Welcome to The Greats, a series on the restaurants that define their cities. Here now, a look at how four New york City Greats have pivoted for the pandemic.
When New York City shut down its restaurants in March of 2020, suddenly all restaurants — the Michelin-starred and the mom-and-pop shops — were in the same position. Originally given a two-week timeline and not much else, it quickly became clear that things weren’t going back to normal anytime soon. The choice was evident: pivot or perish.
And while almost all restaurants looked immediately to takeout and delivery, some restaurateurs also explored ways to feed their communities and create sustainable, new ways of doing business in a post-pandemic world. From a newly opened neighborhood spot to the Michelin-starred property opening a second location, four restaurants around NYC on OpenTable’s list of The Greats — the restaurants that define our cities — describe four novel ways they adapted their operations as the pandemic marches toward the one-year mark.
“How do we bring our employees back?”
Olmsted in Brooklyn
In March, Greg Baxtrom shut down Olmsted, his lauded Brooklyn restaurant that brought the chef’s fine dining pedigree (Blue Hill at Stone Barns, Per Se) into a neighborhood restaurant setting. He had to lay off his entire staff immediately. “It became a game of ‘How do you justify bringing back employees when you aren’t making any money?’” he says.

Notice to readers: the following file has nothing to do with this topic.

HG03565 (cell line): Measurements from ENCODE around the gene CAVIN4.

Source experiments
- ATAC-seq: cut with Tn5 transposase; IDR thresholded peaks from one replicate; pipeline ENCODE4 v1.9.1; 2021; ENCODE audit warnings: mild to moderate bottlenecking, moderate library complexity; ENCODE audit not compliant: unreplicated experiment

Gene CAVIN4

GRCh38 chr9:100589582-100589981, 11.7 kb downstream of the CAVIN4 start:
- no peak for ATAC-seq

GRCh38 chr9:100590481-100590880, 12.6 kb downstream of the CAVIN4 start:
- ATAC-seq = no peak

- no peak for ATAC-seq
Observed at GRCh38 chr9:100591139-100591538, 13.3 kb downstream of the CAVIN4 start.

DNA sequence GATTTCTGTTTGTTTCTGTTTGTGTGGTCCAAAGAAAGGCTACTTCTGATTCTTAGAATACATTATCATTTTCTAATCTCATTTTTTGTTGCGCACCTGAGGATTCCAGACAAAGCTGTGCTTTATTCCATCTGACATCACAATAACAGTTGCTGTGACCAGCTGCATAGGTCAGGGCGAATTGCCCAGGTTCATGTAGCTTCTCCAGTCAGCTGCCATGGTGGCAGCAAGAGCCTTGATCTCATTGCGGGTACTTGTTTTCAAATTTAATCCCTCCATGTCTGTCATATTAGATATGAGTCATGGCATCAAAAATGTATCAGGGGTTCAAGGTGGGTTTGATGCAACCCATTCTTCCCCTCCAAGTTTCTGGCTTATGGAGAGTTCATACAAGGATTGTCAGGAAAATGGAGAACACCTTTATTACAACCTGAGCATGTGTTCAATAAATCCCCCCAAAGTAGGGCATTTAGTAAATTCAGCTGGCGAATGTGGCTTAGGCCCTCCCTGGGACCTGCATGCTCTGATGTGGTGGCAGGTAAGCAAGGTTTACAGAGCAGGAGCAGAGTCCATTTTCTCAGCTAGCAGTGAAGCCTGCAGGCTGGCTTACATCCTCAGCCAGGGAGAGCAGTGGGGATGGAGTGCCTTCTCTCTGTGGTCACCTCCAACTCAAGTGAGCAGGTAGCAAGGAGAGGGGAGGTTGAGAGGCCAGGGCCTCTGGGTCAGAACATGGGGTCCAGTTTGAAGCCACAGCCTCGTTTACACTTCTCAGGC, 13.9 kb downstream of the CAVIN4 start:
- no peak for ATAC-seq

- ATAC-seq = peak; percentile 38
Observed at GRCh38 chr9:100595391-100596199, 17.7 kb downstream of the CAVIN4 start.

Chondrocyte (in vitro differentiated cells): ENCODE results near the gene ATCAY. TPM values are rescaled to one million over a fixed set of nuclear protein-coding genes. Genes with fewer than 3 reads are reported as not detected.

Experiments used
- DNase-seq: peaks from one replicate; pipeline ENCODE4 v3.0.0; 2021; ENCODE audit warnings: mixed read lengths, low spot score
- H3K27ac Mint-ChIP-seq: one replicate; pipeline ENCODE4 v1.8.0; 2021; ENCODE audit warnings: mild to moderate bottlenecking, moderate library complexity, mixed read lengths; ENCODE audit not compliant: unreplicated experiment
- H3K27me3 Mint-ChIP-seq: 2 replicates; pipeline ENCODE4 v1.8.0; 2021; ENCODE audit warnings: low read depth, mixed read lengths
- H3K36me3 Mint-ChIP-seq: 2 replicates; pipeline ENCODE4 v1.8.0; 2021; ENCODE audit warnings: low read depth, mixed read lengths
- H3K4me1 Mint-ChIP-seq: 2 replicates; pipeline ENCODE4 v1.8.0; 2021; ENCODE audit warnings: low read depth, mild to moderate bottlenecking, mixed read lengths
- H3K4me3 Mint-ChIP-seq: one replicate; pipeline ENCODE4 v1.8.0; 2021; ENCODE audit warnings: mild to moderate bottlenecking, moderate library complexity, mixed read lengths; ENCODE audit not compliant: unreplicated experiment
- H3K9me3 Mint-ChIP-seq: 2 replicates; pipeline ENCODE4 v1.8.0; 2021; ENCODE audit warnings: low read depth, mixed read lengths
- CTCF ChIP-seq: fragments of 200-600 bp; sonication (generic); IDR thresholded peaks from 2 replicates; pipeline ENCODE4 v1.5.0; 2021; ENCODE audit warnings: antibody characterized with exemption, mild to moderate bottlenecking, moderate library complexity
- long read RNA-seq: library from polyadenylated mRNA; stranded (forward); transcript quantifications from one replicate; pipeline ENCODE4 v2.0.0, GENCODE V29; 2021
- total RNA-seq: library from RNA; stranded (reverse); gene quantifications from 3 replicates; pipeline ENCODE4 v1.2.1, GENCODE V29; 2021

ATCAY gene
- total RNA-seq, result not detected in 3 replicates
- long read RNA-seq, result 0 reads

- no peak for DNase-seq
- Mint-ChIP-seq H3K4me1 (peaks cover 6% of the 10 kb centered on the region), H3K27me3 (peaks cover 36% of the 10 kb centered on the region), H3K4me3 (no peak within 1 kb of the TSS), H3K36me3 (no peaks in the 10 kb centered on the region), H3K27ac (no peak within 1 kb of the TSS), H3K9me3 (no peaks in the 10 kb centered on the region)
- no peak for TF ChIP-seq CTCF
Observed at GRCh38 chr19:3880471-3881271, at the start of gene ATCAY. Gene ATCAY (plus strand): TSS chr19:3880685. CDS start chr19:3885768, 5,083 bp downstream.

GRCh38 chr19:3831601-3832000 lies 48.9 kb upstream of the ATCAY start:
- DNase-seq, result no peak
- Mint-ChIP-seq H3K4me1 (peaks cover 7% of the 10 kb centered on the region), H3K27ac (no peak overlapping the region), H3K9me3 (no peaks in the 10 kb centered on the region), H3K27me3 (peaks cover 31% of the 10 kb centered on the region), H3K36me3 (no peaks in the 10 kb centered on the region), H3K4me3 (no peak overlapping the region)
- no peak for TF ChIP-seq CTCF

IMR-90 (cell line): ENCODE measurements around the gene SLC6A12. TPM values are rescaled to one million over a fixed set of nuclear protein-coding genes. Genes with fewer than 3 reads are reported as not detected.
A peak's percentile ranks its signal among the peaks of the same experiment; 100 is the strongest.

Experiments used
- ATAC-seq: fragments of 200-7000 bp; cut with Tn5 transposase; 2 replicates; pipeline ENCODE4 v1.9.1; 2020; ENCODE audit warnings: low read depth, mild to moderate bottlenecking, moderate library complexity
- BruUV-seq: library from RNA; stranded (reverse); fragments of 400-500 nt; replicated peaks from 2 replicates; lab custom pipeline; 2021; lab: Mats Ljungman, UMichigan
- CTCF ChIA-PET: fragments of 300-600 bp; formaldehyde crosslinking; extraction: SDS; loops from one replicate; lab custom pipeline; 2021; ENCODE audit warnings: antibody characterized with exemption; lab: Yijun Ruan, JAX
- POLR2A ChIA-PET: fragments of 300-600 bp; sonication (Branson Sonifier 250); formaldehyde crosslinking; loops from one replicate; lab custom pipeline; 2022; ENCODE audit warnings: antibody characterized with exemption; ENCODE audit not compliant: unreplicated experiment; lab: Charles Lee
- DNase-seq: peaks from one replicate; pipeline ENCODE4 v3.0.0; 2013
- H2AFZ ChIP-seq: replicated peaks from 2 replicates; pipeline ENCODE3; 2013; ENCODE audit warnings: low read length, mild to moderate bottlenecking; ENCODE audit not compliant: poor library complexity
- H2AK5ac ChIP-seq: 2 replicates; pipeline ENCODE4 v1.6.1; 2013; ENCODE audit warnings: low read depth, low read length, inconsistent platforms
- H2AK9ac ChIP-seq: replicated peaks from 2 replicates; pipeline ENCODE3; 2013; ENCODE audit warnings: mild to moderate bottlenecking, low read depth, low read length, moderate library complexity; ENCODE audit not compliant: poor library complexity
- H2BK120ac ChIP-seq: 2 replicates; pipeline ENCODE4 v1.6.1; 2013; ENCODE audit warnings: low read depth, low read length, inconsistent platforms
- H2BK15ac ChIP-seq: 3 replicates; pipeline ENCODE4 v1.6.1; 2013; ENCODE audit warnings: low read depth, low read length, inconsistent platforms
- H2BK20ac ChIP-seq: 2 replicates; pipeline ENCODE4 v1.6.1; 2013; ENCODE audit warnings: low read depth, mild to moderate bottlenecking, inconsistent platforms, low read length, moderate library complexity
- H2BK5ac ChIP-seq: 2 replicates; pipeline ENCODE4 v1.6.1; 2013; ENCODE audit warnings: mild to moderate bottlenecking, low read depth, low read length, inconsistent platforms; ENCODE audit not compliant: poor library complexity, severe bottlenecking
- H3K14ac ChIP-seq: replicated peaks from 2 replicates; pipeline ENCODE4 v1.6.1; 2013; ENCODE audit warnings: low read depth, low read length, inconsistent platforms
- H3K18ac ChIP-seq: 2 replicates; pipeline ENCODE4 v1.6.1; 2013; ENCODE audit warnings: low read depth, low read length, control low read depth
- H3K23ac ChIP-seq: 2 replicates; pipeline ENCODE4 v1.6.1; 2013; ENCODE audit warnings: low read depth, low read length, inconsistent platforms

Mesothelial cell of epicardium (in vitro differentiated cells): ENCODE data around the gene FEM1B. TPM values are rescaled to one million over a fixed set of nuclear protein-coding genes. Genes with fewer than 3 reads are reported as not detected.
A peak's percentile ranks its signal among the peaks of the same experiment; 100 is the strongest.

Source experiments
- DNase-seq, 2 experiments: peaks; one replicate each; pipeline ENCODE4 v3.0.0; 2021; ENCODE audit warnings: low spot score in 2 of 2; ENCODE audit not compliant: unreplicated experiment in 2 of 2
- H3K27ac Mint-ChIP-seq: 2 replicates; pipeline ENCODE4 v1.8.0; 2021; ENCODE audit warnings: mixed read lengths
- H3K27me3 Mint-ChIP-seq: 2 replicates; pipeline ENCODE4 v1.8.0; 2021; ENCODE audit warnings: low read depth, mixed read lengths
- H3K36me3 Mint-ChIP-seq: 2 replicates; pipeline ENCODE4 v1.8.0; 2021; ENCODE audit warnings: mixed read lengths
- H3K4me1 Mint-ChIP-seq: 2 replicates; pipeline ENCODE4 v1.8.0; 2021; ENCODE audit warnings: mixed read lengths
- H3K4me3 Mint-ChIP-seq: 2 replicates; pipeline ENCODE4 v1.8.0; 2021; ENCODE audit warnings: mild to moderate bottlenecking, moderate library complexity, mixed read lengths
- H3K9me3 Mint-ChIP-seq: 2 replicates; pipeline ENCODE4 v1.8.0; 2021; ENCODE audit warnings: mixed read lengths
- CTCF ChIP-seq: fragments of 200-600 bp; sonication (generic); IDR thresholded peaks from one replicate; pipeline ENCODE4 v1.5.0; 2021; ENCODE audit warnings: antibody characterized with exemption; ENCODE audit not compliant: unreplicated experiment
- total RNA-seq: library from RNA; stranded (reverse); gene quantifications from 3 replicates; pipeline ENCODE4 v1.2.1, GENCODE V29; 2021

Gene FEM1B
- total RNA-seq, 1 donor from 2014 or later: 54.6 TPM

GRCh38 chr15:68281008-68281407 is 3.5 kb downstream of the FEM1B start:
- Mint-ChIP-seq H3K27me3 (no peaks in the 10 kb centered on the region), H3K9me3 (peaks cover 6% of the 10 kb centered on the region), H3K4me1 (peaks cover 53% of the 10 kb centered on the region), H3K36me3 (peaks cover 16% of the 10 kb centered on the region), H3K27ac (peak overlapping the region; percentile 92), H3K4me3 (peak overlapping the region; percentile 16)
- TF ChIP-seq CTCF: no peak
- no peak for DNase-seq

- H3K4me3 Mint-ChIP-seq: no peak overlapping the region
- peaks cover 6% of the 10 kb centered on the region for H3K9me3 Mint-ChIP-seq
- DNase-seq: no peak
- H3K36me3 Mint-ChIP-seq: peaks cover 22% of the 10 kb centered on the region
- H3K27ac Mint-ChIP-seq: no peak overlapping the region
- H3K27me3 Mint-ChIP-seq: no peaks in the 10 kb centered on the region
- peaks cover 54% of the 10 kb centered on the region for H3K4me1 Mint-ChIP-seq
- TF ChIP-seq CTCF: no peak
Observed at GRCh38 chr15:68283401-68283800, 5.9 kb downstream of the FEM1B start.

Through a chef friend, he learned about The Lee Initiative, and immediately applied to be a part of the group’s Restaurant Workers Relief Program, which sent him a grant to turn Olmsted’s kitchen into a commissary to provide food for unemployed restaurant workers. The restaurant was quickly cranking out more than 500 meals per day, allowing Baxtrom to bring back cooks and dishwashers.
“The Lee Initiative allowed us to rehire back of house staff, but how do you bring back your pastry chef?” Baxtrom remembers thinking at the time. By May, he and his team figured out a solution: opening up Olmsted Trading Post, a shop selling items from partner vendors alongside staples made in-house. In typical Olmsted fashion, no detail was unaccounted for. The restaurant made custom labels for the items it produced, such as XO sauce, duck liver mousse, smoked bacon, and freshly made bread, and gave shelf space to neighboring businesses as well, like Breukelen Rub spice blends.
Baxtrom and his team recently made the decision to forego indoor dining, even though New York City allows it. “In that case, the city doesn’t tell us what to do — it’s the staff,” he says. To make up the difference, the team is about to pivot again, opening up sister restaurant Maison Yaki for the first time since March for takeout and delivery.
One thing that hasn’t changed? The loyalty of Olmsted’s customers. “I’m hopeful and grateful that our customers are so devoted. They have always shown up,” Baxtrom says.
“Our backs were against the wall. We had to be nimble.”
Rangoon in Brooklyn
Myo Moe and Daniel Bendjy were set to open their highly anticipated Burmese restaurant, Rangoon, in March when the pandemic hit. The duo, who built a following through pop-ups, serving a cuisine that’s hard to find in New York City, were already a year behind schedule, and money was running dry. “It was our first restaurant, and we opened it on a small budget,” Bendjy says. “We were already opening in our own state of emergency.”